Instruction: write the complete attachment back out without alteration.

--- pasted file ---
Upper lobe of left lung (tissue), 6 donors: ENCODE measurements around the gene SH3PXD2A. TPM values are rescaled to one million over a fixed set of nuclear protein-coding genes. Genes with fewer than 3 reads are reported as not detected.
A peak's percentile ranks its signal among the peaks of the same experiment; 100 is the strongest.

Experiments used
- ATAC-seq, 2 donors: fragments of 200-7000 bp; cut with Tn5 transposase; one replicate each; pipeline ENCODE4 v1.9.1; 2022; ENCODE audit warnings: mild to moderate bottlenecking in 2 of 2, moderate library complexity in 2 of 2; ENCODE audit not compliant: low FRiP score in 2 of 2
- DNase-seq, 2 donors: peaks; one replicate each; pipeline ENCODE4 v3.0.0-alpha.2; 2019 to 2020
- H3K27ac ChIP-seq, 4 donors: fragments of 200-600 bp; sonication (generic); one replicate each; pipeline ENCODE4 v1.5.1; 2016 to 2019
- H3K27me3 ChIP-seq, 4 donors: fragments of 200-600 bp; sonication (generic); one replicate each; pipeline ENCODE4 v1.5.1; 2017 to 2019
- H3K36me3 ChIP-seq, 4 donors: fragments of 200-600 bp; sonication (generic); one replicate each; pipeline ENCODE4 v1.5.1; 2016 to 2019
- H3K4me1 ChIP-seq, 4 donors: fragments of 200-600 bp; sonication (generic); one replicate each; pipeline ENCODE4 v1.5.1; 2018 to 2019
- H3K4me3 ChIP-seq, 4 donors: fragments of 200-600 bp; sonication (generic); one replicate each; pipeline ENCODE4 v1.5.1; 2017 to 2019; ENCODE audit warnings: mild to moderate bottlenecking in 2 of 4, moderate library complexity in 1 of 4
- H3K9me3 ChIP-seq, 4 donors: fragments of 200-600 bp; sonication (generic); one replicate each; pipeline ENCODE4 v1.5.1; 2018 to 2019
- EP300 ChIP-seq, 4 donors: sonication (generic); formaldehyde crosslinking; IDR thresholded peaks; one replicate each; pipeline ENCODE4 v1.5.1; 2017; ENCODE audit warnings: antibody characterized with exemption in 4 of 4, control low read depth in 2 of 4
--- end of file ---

Upper lobe of left lung (tissue), 6 donors: ENCODE measurements around the gene SH3PXD2A. TPM values are rescaled to one million over a fixed set of nuclear protein-coding genes. Genes with fewer than 3 reads are reported as not detected.
A peak's percentile ranks its signal among the peaks of the same experiment; 100 is the strongest.

Experiments used
- ATAC-seq, 2 donors: fragments of 200-7000 bp; cut with Tn5 transposase; one replicate each; pipeline ENCODE4 v1.9.1; 2022; ENCODE audit warnings: mild to moderate bottlenecking in 2 of 2, moderate library complexity in 2 of 2; ENCODE audit not compliant: low FRiP score in 2 of 2
- DNase-seq, 2 donors: peaks; one replicate each; pipeline ENCODE4 v3.0.0-alpha.2; 2019 to 2020
- H3K27ac ChIP-seq, 4 donors: fragments of 200-600 bp; sonication (generic); one replicate each; pipeline ENCODE4 v1.5.1; 2016 to 2019
- H3K27me3 ChIP-seq, 4 donors: fragments of 200-600 bp; sonication (generic); one replicate each; pipeline ENCODE4 v1.5.1; 2017 to 2019
- H3K36me3 ChIP-seq, 4 donors: fragments of 200-600 bp; sonication (generic); one replicate each; pipeline ENCODE4 v1.5.1; 2016 to 2019
- H3K4me1 ChIP-seq, 4 donors: fragments of 200-600 bp; sonication (generic); one replicate each; pipeline ENCODE4 v1.5.1; 2018 to 2019
- H3K4me3 ChIP-seq, 4 donors: fragments of 200-600 bp; sonication (generic); one replicate each; pipeline ENCODE4 v1.5.1; 2017 to 2019; ENCODE audit warnings: mild to moderate bottlenecking in 2 of 4, moderate library complexity in 1 of 4
- H3K9me3 ChIP-seq, 4 donors: fragments of 200-600 bp; sonication (generic); one replicate each; pipeline ENCODE4 v1.5.1; 2018 to 2019
- EP300 ChIP-seq, 4 donors: sonication (generic); formaldehyde crosslinking; IDR thresholded peaks; one replicate each; pipeline ENCODE4 v1.5.1; 2017; ENCODE audit warnings: antibody characterized with exemption in 4 of 4, control low read depth in 2 of 4